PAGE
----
The case $$t\in[0,\xi]$$ (i.e., $$x_{1}(t-\delta(t))\in[-\delta(0),\xi-\delta(\xi)]$$) can be treated similarly.

From Eqs. (3.16), (3.17), (3.18), (3.19) and (3.24), we let

$$\Omega=\bigl\{ x=(x_{1},x_{2})^{\top}: E_{1}\leq x_{1}(t)\leq E_{2}, \bigl\Vert x_{1}' \bigr\Vert \leq E_{3}, \Vert x_{2} \Vert \leq E_{4} \mbox{ and } \bigl\Vert x_{2}' \bigr\Vert \leq E_{5} , \forall t \in[0,T]\bigr\} ,$$

where $$0< E_{1}<\min(M_{5},D_{1})$$, $$E_{2}>\max(M_{1},D_{2})$$, $$E_{3}>M_{2}$$, $$E_{4}>M_{4}$$ and $$E_{5}>M_{3}$$. $$\Omega_{2}=\{x:x\in\partial\Omega\cap \operatorname{Ker} L\}$$ then $$\forall x\in \partial\Omega\cap \operatorname{Ker} L$$

$$QNx=\frac{1}{T} \int^{T}_{0} \begin{pmatrix}\phi_{q}(x_{2}(t)) \\ -f(t,x_{1}')-g(t,x_{1})+e(t) \end{pmatrix} \,dt.$$

If $$QNx=0$$, then $$x_{2}(t)=0$$, $$x_{1}=E_{2}$$ or $$E_{1}$$. But if $$x_{1}(t)=E_{2}$$, we know

$$0= \int^{T}_{0}\bigl(g(t,E_{2})-e(t) \bigr)\,dt.$$

From condition $$(H_{2})$$, we have $$x_{1}(t)\leq D_{2}\leq E_{2}$$, which yields a contradiction. Similarly if $$x_{1}=E_{1}$$. We also have $$QNx\neq0$$, i.e., $$\forall x\in\partial\Omega\cap \operatorname{Ker} L$$, $$x\notin \operatorname{Im}L$$, so assumptions (1) and (2) of Lemma 2.1 are both satisfied. Define the isomorphism $$J:\operatorname{Im}Q\rightarrow \operatorname{Ker} L$$ as follows:

$$J(x_{1},x_{2})^{\top}=(x_{2},-x_{1})^{\top}.$$

Let $$H(\mu,x)=-\mu x+(1-\mu)JQNx$$, $$(\mu,x)\in[0,1]\times\Omega$$, then $$\forall (\mu,x)\in(0,1)\times(\partial\Omega\cap \operatorname{Ker} L)$$,

$$H(\mu,x)= \begin{pmatrix}-\mu x_{1}-\frac{1-\mu}{T}\int^{T}_{0}(g(t,x_{1})-e(t))\,dt\\ -\mu x_{2}-(1-\mu)\phi_{q}(x_{2}) \end{pmatrix} .$$

From condition $$(H_{2})$$, we get $$x^{\top}H(\mu,x)\neq0$$, $$\forall (\mu,x)\in(0,1)\times(\partial\Omega\cap \operatorname{Ker} L)$$. Hence

\begin{aligned} \deg\{JQN,\Omega\cap \operatorname{Ker} L,0\}&=\deg\bigl\{ H(0,x),\Omega\cap \operatorname{Ker} L,0\bigr\} \\ &=\deg\bigl\{ H(1,x),\Omega\cap \operatorname{Ker}L,0\bigr\} \\ &=\deg\{I,\Omega\cap \operatorname{Ker}L,0\}\neq0. \end{aligned}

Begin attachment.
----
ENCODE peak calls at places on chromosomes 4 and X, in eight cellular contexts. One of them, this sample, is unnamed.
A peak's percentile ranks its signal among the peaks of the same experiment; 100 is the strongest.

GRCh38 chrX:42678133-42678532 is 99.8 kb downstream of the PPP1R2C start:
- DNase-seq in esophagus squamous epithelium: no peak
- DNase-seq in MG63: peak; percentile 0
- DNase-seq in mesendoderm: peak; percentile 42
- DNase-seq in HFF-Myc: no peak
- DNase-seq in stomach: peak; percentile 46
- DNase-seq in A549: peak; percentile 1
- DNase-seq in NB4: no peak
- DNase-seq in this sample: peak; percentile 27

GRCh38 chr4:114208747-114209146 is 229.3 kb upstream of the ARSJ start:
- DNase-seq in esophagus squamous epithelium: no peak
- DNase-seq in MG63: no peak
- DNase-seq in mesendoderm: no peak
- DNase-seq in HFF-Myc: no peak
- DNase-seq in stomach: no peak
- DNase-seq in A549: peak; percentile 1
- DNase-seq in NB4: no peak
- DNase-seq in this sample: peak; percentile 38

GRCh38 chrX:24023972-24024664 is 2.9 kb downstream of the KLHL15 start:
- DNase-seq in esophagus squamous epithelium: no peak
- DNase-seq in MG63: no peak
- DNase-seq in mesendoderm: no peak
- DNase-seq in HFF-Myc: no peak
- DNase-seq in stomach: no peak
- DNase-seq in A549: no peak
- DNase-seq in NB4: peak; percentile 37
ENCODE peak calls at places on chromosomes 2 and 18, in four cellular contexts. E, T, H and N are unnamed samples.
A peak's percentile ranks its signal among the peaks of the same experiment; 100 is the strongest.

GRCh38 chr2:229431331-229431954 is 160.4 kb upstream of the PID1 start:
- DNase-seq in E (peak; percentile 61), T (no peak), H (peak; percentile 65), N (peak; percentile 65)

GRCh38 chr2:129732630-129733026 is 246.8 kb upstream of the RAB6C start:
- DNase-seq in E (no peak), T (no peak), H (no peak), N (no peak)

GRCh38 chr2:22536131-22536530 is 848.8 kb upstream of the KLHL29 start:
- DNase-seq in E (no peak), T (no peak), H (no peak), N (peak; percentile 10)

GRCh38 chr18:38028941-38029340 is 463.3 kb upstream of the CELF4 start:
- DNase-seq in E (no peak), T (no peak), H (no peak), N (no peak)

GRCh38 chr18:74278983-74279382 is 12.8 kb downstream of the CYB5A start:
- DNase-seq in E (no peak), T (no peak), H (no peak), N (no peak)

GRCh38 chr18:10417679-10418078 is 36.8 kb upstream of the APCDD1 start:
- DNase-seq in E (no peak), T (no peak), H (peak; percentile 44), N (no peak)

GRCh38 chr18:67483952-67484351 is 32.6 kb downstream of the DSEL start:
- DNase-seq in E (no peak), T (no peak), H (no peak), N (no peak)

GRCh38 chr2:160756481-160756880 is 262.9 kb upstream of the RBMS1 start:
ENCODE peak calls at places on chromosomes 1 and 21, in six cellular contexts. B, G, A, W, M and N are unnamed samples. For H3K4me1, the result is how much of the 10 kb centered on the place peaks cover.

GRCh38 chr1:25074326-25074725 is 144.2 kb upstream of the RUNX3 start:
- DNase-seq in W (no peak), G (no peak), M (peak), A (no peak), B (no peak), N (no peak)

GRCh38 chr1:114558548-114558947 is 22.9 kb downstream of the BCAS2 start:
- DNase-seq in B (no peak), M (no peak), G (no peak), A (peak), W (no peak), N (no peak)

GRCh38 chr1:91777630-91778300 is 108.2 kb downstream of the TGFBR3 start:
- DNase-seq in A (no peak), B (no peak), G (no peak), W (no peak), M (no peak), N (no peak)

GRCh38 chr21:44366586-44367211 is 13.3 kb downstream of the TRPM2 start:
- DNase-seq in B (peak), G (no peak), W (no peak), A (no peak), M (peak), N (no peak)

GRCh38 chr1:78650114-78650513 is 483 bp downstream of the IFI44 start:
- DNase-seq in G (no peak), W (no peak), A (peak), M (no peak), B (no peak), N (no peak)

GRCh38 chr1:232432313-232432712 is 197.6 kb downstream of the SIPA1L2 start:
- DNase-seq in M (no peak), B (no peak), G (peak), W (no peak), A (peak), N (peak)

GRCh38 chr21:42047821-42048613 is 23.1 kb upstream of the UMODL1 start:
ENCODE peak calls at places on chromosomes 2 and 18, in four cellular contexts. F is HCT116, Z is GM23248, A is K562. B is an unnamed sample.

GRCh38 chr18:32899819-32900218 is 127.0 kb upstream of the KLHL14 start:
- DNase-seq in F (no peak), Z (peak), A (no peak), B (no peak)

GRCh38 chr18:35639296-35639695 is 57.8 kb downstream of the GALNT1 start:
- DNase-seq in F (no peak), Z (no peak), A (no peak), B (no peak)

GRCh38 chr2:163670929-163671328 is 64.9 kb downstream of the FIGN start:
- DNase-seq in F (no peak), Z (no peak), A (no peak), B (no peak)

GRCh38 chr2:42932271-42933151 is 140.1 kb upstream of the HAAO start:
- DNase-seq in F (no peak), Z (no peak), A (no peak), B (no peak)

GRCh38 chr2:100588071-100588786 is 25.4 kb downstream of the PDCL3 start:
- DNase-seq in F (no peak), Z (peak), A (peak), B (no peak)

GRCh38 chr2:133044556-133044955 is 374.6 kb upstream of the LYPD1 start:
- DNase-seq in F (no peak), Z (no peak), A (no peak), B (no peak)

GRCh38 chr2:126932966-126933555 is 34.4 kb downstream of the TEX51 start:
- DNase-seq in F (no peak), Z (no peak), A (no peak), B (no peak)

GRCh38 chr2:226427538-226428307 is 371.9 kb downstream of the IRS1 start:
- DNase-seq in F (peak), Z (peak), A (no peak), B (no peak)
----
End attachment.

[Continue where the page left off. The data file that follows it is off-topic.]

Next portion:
So assumption (3) of Lemma 2.1 is satisfied. By applying Lemma 2.1, we conclude that the equation $$Lx=Nx$$ has a solution $$x=(x_{1},x_{2})^{\top}$$ on $$\bar{\Omega}\cap D(L)$$, i.e., Eq. (2.1) has a T-periodic solution $$x_{1}(t)$$. □

Next, we investigate the existence of a positive T-periodic solution for Eq. (1.1) with a singularity of attractive type.

### Proof of Theorem 1.5

We follow the same strategy and notation as in the proof of Theorem 1.1. From Eq. (3.3) and condition $$(H_{6})$$, we know that there are points $$\tau, \nu\in(0,T)$$ such that

$${ } x_{1}\bigl(\tau-\delta(\tau)\bigr)\geq D_{3},\quad x_{1}(\nu)\leq D_{4}.$$
(3.25)

Next, we consider $$\int^{T}_{0}|g(t,x_{1}(t-\delta(t)))|\,dt$$. From Eq. (3.11) and conditions $$(H_{1})$$, $$(H_{7})$$, we obtain

{ } \begin{aligned}[b] \int^{T}_{0} \bigl\vert g\bigl(t,x_{1} \bigl(t-\delta(t)\bigr)\bigr) \bigr\vert \,dt ={}& \int_{g(t,x_{1})\geq0}g\bigl(t,x_{1}\bigl(t-\delta (t)\bigr) \bigr)\,dt\\ &{}- \int_{g(t,x_{1})\leq0}g\bigl(t,x_{1}\bigl(t-\delta(t)\bigr) \bigr)\,dt \\ ={}&{-}2 \int_{g(t,x_{1})\leq0}g\bigl(t,x_{1}\bigl(t-\delta(t)\bigr) \bigr)\,dt\\ &{}- \int ^{T}_{0}f\bigl(t,x_{1}'(t) \bigr)\,dt+ \int^{T}_{0}e(t)\,dt \\ \leq{}& 2a' \int^{T}_{0}x_{1}^{p-1}\bigl(t- \delta(t)\bigr)\,dt+2b'T\\ &{}+ \int ^{T}_{0} \bigl\vert f\bigl(t,x_{1}'(t) \bigr) \bigr\vert \,dt+ \int^{T}_{0} \bigl\vert e(t) \bigr\vert \,dt \\ ={}&2a' \int^{T}_{0} \bigl\vert x_{1}\bigl(t- \delta(t)\bigr) \bigr\vert ^{p-1}\,dt+2b'T+NT+ \Vert e \Vert T \\ \leq {}&\frac{2a'}{1-\delta'} \int^{T}_{0} \bigl\vert x_{1}(t) \bigr\vert ^{p-1}\,dt+2b'T+NT+ \Vert e \Vert T. \end{aligned}

The proof further is the same as Theorem 1.1. □

## Examples

In this section, we present two examples to illustrate Theorems 1.1 and 1.5.

### Example 4.1

Consider the fourth-order Rayleigh equation with singularity of repulsive type and time-dependent deviating argument:

\begin{aligned} { } &\bigl(\phi_{p}\bigl(x''(t) \bigr)\bigr)''+\bigl(\sin^{2}t+5\bigr)\cos x'(t)+\frac{1}{20\pi}(\sin2t+3)x \biggl(t-\frac{1}{4} \sin2t \biggr)-\frac {1}{x^{\mu}(t-\frac{1}{4}\sin2t )} \\ &\quad =e^{\cos 2t}, \end{aligned}